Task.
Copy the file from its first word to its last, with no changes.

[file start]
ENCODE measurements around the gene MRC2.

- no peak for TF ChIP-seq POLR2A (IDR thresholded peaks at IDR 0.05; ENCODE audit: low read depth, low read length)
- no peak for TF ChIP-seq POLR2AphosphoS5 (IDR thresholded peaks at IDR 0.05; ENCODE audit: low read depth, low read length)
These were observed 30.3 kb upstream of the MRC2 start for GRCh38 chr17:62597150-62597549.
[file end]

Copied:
ENCODE measurements around the gene MRC2.

- no peak for TF ChIP-seq POLR2A (IDR thresholded peaks at IDR 0.05; ENCODE audit: low read depth, low read length)
- no peak for TF ChIP-seq POLR2AphosphoS5 (IDR thresholded peaks at IDR 0.05; ENCODE audit: low read depth, low read length)
These were observed 30.3 kb upstream of the MRC2 start for GRCh38 chr17:62597150-62597549.